Review Olympus Om-D E-M5 Mkiii. Early thoughts. One week road trip.

Centauri27

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Wonderful summary of your trip, and fantastic photos! Are they all SooC JPEGs? If so, I'm gonna have to consider shooting more JPEGs too the next time I go out!
 

Centauri27

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Mine arrived Tuesday and I’ve been shooting garbage as I work out the setup. It will replace my GX9 and E-M1.1, and is in most ways an upgrade to the M1. I really like the light weight body and the grip is fine with a small prime, for sure. I’ll miss the Myset settings on the mode dial (firmware upgrade, Olympus!) and the loss of the bracketing access on the top left button.

The increased eyepoint lets me see the entire evf with glasses - good deal. And I’m looking forward to seeing thru it with polarized sunglasses if we ever get some sun.
Do you find the the increased eye relief makes a big difference compared to your other cameras? That oddly enough (plus the OLED viewfinder) was the tipping feature to make me choose the E-M5 Mk III over the heavily discounted E-M1 Mk II. Not being able to use the viewfinder when outdoors with sunglasses was so annoying!
 

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Wonderful summary of your trip, and fantastic photos! Are they all SooC JPEGs? If so, I'm gonna have to consider shooting more JPEGs too the next time I go out!

They've all been taken from jpegs, yes and just had some adjustments in Snapseed on my phone. ( I've discovered since getting home that DXO wont open the 5iii raws unless i update to PL3. Hmmm. I may just install Olympus Workspace)
 

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I did similarly, that is, acquire the 10 II as a small camera. However, the 5 III could replace an EM1 and the 10 II in my kit. That's what I'm aiming for.
I have to wonder how the E-M5.3 vs E-M1.2 will handle with larger lenses? I have the E-M1.2 and Pen F. The E-M5.3 and Pen are really about the same size. The E-M5.3 has the hump for the EVF and a better grip, otherwise they are pretty close in size. My O12-100 is pretty big on the Pen, I wonder how it would be on the E-M5.3.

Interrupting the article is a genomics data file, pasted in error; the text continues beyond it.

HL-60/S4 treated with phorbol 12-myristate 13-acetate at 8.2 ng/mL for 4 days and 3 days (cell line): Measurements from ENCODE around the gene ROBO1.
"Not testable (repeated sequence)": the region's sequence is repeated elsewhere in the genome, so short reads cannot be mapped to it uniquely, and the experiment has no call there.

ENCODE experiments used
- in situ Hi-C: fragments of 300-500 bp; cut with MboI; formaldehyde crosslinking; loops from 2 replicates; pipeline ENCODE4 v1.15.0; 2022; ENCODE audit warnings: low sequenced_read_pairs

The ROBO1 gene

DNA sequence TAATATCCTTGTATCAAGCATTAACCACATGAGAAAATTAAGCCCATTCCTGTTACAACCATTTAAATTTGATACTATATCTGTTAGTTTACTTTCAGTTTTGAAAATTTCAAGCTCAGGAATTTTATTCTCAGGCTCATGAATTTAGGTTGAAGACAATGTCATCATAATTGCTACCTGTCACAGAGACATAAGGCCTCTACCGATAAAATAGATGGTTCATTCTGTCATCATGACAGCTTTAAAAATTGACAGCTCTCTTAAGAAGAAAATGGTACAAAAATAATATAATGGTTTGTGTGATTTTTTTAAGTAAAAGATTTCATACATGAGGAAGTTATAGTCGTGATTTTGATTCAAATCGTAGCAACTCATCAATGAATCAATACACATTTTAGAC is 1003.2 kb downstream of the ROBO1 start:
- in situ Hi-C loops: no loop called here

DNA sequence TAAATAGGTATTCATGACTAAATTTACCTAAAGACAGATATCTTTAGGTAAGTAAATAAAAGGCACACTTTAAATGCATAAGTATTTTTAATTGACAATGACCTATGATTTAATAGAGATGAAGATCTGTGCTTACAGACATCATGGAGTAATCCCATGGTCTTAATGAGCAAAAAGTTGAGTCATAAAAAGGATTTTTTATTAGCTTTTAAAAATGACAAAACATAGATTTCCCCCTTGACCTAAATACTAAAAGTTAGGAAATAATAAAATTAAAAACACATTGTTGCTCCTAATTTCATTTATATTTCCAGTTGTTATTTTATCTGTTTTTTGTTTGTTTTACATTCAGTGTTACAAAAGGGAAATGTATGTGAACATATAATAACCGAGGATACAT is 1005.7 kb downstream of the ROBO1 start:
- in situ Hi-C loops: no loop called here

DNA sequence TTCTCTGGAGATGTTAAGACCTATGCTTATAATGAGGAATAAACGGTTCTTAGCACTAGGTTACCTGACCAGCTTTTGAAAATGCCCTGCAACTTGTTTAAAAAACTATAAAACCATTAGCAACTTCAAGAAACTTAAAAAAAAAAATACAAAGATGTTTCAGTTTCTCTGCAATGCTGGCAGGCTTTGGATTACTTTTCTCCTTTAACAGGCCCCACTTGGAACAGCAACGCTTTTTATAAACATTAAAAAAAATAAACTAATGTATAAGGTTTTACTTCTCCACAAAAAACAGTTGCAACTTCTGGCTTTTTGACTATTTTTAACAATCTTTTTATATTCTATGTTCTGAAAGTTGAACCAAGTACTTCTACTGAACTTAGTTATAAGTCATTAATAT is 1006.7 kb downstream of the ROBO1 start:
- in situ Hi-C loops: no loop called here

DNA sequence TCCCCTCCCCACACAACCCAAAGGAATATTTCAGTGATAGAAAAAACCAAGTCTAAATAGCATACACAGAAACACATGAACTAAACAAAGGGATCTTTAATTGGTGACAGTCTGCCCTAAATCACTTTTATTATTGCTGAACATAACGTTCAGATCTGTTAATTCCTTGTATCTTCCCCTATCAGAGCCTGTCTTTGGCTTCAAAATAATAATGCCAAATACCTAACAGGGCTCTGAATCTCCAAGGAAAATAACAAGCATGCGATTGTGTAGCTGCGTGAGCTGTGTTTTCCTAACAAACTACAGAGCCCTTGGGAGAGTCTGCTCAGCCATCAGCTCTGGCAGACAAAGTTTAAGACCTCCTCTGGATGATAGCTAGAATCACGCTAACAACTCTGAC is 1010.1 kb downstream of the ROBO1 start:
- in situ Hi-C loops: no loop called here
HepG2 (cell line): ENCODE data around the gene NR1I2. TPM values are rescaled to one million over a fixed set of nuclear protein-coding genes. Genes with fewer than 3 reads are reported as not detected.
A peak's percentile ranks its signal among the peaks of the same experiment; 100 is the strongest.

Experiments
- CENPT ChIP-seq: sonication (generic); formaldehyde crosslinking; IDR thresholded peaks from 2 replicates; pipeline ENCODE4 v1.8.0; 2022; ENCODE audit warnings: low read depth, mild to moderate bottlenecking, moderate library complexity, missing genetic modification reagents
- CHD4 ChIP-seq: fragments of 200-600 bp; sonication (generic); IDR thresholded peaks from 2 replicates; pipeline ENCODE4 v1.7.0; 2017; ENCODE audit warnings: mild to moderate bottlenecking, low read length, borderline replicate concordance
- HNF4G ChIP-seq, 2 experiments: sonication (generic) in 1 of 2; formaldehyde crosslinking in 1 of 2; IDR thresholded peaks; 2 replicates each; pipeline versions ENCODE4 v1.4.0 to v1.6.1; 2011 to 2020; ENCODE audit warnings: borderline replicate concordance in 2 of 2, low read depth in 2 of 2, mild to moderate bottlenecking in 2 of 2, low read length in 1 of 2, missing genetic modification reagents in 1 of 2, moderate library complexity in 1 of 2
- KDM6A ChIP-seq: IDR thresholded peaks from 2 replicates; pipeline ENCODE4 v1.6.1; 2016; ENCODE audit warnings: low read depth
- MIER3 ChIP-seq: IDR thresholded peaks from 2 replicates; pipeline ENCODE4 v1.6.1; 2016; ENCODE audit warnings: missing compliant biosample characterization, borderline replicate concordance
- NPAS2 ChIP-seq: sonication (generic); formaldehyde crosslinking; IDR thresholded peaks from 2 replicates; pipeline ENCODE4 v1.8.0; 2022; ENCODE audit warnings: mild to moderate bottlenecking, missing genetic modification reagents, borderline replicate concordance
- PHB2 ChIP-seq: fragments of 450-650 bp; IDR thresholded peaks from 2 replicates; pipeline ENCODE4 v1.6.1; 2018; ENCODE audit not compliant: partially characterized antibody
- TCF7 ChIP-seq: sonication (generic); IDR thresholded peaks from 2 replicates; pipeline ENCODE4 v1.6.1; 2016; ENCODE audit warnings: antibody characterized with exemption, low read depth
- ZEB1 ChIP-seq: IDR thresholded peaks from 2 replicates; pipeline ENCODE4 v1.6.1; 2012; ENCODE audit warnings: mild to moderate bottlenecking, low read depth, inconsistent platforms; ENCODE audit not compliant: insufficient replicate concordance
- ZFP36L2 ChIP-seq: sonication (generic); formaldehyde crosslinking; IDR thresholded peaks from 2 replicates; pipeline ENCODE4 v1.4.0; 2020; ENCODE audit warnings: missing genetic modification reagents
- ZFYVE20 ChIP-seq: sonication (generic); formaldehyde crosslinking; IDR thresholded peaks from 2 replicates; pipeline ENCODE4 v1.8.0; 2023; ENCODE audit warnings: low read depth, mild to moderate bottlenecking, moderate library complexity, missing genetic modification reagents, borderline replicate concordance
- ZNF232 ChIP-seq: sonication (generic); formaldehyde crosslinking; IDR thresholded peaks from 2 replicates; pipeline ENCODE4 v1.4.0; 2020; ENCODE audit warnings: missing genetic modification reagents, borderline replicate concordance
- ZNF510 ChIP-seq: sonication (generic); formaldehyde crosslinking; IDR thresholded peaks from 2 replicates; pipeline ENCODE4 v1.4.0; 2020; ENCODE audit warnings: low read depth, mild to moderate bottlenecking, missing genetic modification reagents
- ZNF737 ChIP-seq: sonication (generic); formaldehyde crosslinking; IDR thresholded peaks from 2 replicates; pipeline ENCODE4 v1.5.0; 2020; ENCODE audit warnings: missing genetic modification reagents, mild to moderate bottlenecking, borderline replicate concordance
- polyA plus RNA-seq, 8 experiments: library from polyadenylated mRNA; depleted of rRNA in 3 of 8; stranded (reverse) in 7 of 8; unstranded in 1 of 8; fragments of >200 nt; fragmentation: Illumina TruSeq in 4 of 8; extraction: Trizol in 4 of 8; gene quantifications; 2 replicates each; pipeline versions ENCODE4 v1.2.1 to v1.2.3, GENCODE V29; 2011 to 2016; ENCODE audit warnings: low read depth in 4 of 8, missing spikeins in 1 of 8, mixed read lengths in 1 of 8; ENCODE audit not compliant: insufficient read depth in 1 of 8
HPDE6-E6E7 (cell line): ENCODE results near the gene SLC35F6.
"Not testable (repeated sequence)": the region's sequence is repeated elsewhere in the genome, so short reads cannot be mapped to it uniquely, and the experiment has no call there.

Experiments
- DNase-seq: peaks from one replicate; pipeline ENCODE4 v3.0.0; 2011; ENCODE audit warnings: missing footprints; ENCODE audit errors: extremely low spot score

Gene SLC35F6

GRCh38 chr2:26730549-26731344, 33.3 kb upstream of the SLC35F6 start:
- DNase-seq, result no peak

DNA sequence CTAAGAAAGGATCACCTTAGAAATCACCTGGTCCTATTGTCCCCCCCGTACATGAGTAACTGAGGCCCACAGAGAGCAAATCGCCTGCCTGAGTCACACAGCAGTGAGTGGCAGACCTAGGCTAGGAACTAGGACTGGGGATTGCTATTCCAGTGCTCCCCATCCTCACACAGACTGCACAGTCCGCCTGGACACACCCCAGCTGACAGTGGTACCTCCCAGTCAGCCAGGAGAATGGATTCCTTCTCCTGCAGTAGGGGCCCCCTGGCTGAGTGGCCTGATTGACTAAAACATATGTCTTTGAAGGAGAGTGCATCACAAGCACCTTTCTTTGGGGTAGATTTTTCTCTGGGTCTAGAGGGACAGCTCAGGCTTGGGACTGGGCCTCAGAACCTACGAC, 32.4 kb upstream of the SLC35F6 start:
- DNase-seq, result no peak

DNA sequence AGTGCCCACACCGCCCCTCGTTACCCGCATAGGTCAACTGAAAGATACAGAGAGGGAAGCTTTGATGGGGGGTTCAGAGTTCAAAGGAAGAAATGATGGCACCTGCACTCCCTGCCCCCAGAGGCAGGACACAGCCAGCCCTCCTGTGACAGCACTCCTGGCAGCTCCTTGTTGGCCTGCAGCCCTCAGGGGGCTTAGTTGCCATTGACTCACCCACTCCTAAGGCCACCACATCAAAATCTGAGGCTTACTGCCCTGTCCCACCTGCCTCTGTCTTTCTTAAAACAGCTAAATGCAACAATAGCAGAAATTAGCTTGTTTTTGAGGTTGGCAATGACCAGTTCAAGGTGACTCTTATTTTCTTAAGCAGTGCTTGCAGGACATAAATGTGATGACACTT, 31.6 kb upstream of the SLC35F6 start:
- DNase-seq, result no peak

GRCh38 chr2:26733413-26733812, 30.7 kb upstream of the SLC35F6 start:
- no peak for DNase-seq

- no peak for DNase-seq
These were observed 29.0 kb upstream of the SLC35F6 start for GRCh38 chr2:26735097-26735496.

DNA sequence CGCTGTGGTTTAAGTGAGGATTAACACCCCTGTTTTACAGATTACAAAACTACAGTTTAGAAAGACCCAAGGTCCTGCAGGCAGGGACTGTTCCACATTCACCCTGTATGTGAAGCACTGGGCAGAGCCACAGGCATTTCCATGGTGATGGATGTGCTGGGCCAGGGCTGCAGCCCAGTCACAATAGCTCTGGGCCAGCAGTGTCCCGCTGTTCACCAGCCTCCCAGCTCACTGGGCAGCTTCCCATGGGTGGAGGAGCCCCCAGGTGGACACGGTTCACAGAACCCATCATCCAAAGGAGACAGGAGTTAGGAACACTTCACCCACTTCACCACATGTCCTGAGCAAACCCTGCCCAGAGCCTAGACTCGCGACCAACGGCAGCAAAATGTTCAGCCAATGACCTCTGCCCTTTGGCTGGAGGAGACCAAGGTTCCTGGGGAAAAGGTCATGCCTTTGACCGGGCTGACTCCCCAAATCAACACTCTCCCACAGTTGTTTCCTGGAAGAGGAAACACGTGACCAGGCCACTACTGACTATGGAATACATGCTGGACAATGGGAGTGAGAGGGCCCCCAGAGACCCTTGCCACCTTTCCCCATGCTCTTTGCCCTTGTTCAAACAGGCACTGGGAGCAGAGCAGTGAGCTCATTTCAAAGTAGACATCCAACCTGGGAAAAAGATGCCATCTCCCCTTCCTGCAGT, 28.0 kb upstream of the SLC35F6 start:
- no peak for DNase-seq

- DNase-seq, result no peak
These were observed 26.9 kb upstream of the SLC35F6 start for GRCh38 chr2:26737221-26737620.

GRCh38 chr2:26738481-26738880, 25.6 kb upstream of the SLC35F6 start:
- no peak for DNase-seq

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Do you find the the increased eye relief makes a big difference compared to your other cameras? That oddly enough (plus the OLED viewfinder) was the tipping feature to make me choose the E-M5 Mk III over the heavily discounted E-M1 Mk II. Not being able to use the viewfinder when outdoors with sunglasses was so annoying!
Yes, I'm pleased with the eye relief on the 5.3. I can see almost the entire image with my glasses on. With my other cameras, I often wind up pushing my glasses down to see the evf without them - usually blurry, of course.

Here's a 6-image stitch from today with the 5.3. Not much of a picture, but the quality looks nice. It's raining, so shooting indoors is about all I can really do comfortably.

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Holoholo55

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I have to wonder how the E-M5.3 vs E-M1.2 will handle with larger lenses? I have the E-M1.2 and Pen F. The E-M5.3 and Pen are really about the same size. The E-M5.3 has the hump for the EVF and a better grip, otherwise they are pretty close in size. My O12-100 is pretty big on the Pen, I wonder how it would be on the E-M5.3.